Isn't technology great? And to think that most of us didn't have these sources of stress and drama fifteen years ago. How in the world did we amuse ourselves then?

Tuesday, May 25, 2010

Auntie Tara Goes to Brooklyn

On Wednesday evening, I flew to NYC to visit my friends S and H and meet their newborn baby twins M and N. Okay, I guess these one-letter abbreviations are getting out of hand. Here's a bit of background to keep it all straight -

S is my best friend. He is a writer and teacher. We grew up together.

H is S's hilarious and brilliant wife. She's a medical researcher and songwriter. She has excellent musical taste and is the only person I know who can master the Michael McDonald voice ("Takin' It to the Streets" is her karaoke jam).

M is their son and N is their daughter.

As M and N were just shy of eight weeks old, I expected that this would be more of a working trip than a vacation. That was wise. Twins are no joke! Honestly, my job was pretty simple. I mainly washed dishes, sanitized bottles, and occasionally held a baby while one of the parents was busy doing something else. But I was glad that I didn't make many plans for my visit because I quickly discovered that babies have a way of rearranging your life. My mere attempt to make myself available for little chores put me on the baby schedule, which sort of felt like changing time zones five or six times daily.

Consider this - the twins get fed 8-10 times a day. In between feedings they sleep. And of course they also have awake time when they play or stare at the grown-ups while they bounce on someone's knee. But they're not always on the same schedule and one of them may wake up crying just as the other one is going to sleep. S and H have re-calibrated their lives to meet the needs of these unpredictable creatures and for a few days I did, too.

I had no idea what I was doing so I was immediately impressed by the communication skills my friends have developed in their desire to understand their kids. The first time I held M (a puffy-cheeked cherub with a perennially mean mug that may intimidate me someday, but it's so damn cute right now), he farted. H assured me that he had indeed farted and not pooped; she could tell by the smell. S and H could also discern N's "I'm hungry" cry from her "my belly hurts" cry. I wasn't there long enough to tell the difference between poop and fart odors or one cry versus another and I'm just really grateful that I wasn't in a position to try to figure it out.

Speaking of bodily functions, I have a new found appreciation for my grown body's ability to process them without my noticing. These poor infants use up so much energy just in yawning, expelling gas and excrement, eating, and even moving their arms. They really put their whole bodies into these activities and you can tell from their troubled little faces that it's exhausting. It's a blessing that we don't remember that part of our lives.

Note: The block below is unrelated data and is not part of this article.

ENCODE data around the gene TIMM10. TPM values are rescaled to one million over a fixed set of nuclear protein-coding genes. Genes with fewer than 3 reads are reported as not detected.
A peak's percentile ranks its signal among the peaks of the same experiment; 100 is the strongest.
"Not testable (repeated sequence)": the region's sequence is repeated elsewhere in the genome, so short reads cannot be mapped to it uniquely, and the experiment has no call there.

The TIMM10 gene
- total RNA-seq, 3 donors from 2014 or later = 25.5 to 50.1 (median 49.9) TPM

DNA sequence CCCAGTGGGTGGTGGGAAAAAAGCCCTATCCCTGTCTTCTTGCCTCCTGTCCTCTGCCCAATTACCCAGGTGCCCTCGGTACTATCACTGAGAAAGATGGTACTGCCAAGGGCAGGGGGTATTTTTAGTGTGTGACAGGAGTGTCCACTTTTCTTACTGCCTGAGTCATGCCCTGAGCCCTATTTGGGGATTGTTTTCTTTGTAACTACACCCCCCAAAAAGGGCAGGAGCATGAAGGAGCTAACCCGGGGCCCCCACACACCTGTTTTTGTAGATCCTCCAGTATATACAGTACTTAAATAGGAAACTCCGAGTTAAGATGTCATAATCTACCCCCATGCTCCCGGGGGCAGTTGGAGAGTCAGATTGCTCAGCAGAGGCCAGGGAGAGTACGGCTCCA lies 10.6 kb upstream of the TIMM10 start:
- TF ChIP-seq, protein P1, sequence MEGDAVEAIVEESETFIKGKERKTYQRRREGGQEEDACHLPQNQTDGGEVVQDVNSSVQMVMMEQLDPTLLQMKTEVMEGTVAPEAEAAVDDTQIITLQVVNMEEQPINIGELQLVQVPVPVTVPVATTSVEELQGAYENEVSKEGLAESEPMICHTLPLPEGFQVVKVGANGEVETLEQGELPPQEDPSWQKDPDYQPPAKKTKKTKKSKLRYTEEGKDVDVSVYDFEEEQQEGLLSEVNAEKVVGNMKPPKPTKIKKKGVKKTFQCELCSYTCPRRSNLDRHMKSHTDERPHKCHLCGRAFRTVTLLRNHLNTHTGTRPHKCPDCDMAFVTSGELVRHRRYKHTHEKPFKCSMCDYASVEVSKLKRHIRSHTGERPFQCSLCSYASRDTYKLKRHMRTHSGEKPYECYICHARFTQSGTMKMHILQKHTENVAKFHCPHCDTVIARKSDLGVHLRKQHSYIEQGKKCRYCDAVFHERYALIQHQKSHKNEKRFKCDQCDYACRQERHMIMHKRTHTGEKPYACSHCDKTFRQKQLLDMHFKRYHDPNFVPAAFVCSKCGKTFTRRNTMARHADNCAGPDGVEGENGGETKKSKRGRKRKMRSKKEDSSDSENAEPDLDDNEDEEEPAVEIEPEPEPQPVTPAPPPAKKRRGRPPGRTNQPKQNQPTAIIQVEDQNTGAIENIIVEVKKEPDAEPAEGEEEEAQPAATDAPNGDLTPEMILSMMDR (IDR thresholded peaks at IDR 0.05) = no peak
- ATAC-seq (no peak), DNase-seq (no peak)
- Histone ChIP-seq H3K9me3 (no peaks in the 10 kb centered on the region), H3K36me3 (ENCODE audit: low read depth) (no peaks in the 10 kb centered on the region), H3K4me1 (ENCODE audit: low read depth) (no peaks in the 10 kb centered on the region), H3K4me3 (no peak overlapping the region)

I treasured the peaceful moments when the twins were awake and at ease, and I got to watch them watch the world. M seemed mostly disdainful (a premature judgment perhaps, but based on my experience I can't say that I blame him) while N had this hypnotizing, unblinking stare, like she didn't want to miss a thing. There were a couple times I zoned out just staring into her eyes and it felt like I'd been holding her for an hour, but it was really only a few minutes. Baby time can be drug-like.

As all-consuming and stressful as the twin experience was (and when I say "stressful", I speak more for my friends than myself; although I'm very sensitive to other people's emotions, I was definitely in the more comfortable position of an observer), there were unforeseen moments of fun. We three grown-ups would be in the midst of our chores, and then we would all catch a glimpse of M's furrowed brow face and just crack up laughing. Or during one of those magic naps when both kids were asleep, we shared our favorite corny Youtube videos. Those flashes of humor were extra refreshing, like the way water tastes sweeter when you've been sweating.

Don't get me wrong, it wasn't all drudgery. Each of the three full days I was there, we set out on an afternoon adventure and enjoyed some food-related activity. Going out on the street with twins made us instant celebrities, and that's fun when you're in the big city. As we were sitting at a sidewalk cafe, so many passers-by would point and coo, "Twins!" Strangers inquired about them and delighted to see that there was a boy and a girl. You could tell the ones who had their own children because they said things like, "God bless you," and "Hang in there." We ran into another mother of twins whose first words were, "It gets a lot better." But those who didn't know better may have been completely fooled as M and N were perfectly tranquil (and generally asleep) on all three occasions. Those were definitely fun times.

I felt a little bad leaving H and S yesterday morning, only because I could tell that my extra hands made a difference in keeping abreast of the twins' needs. I'm in awe of their ability to make this work, but I can tell they'll succeed because they take the team approach. Until I got married, I associated the term "teamwork" with sports and dysfunctional workplaces. I've never played sports and though I'm a big fan of "getting along with each other", I prefer to work alone as much as I can. But marriage, and apparently raising a family, is all about forming and executing a plan with your partner. I suppose this seems obvious, but how many families and couples do you know who don't operate that way?